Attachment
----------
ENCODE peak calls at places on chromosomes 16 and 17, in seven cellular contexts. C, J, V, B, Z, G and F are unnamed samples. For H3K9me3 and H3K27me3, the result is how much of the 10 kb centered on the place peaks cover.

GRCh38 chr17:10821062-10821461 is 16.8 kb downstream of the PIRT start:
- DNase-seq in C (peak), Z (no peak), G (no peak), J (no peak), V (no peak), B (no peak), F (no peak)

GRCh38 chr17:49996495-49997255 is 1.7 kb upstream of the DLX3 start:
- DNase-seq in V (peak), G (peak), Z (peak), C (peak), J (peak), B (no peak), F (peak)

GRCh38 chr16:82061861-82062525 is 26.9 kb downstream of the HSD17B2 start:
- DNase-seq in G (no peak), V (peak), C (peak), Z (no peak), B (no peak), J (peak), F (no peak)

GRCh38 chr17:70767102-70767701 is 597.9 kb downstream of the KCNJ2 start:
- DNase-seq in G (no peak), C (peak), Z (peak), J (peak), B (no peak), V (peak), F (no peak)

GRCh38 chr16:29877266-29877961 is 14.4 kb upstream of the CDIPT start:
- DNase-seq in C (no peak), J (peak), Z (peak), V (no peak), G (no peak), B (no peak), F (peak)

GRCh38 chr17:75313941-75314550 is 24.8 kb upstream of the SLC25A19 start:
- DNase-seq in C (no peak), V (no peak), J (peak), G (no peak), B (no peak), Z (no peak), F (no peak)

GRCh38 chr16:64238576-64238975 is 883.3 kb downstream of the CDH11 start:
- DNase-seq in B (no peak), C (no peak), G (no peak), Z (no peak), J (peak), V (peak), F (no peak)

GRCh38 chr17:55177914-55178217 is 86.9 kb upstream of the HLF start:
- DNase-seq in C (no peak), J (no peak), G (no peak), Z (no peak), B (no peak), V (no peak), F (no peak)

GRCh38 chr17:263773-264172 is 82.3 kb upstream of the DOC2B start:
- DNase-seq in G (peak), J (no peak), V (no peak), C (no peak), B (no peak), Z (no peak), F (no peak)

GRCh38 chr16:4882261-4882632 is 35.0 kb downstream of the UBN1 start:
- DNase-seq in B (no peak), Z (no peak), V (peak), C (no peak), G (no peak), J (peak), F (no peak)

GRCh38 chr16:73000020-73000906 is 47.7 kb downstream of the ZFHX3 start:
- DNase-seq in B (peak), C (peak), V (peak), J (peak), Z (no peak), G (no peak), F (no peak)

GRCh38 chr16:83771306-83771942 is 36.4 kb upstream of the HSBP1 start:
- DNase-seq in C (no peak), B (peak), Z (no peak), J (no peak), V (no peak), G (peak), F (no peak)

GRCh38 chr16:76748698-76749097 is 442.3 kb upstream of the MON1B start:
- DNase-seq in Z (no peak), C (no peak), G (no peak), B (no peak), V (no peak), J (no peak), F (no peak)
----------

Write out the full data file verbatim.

ENCODE peak calls at places on chromosomes 16 and 17, in seven cellular contexts. C, J, V, B, Z, G and F are unnamed samples. For H3K9me3 and H3K27me3, the result is how much of the 10 kb centered on the place peaks cover.

GRCh38 chr17:10821062-10821461 is 16.8 kb downstream of the PIRT start:
- DNase-seq in C (peak), Z (no peak), G (no peak), J (no peak), V (no peak), B (no peak), F (no peak)

GRCh38 chr17:49996495-49997255 is 1.7 kb upstream of the DLX3 start:
- DNase-seq in V (peak), G (peak), Z (peak), C (peak), J (peak), B (no peak), F (peak)

GRCh38 chr16:82061861-82062525 is 26.9 kb downstream of the HSD17B2 start:
- DNase-seq in G (no peak), V (peak), C (peak), Z (no peak), B (no peak), J (peak), F (no peak)

GRCh38 chr17:70767102-70767701 is 597.9 kb downstream of the KCNJ2 start:
- DNase-seq in G (no peak), C (peak), Z (peak), J (peak), B (no peak), V (peak), F (no peak)

GRCh38 chr16:29877266-29877961 is 14.4 kb upstream of the CDIPT start:
- DNase-seq in C (no peak), J (peak), Z (peak), V (no peak), G (no peak), B (no peak), F (peak)

GRCh38 chr17:75313941-75314550 is 24.8 kb upstream of the SLC25A19 start:
- DNase-seq in C (no peak), V (no peak), J (peak), G (no peak), B (no peak), Z (no peak), F (no peak)

GRCh38 chr16:64238576-64238975 is 883.3 kb downstream of the CDH11 start:
- DNase-seq in B (no peak), C (no peak), G (no peak), Z (no peak), J (peak), V (peak), F (no peak)

GRCh38 chr17:55177914-55178217 is 86.9 kb upstream of the HLF start:
- DNase-seq in C (no peak), J (no peak), G (no peak), Z (no peak), B (no peak), V (no peak), F (no peak)

GRCh38 chr17:263773-264172 is 82.3 kb upstream of the DOC2B start:
- DNase-seq in G (peak), J (no peak), V (no peak), C (no peak), B (no peak), Z (no peak), F (no peak)

GRCh38 chr16:4882261-4882632 is 35.0 kb downstream of the UBN1 start:
- DNase-seq in B (no peak), Z (no peak), V (peak), C (no peak), G (no peak), J (peak), F (no peak)

GRCh38 chr16:73000020-73000906 is 47.7 kb downstream of the ZFHX3 start:
- DNase-seq in B (peak), C (peak), V (peak), J (peak), Z (no peak), G (no peak), F (no peak)

GRCh38 chr16:83771306-83771942 is 36.4 kb upstream of the HSBP1 start:
- DNase-seq in C (no peak), B (peak), Z (no peak), J (no peak), V (no peak), G (peak), F (no peak)

GRCh38 chr16:76748698-76749097 is 442.3 kb upstream of the MON1B start:
- DNase-seq in Z (no peak), C (no peak), G (no peak), B (no peak), V (no peak), J (no peak), F (no peak)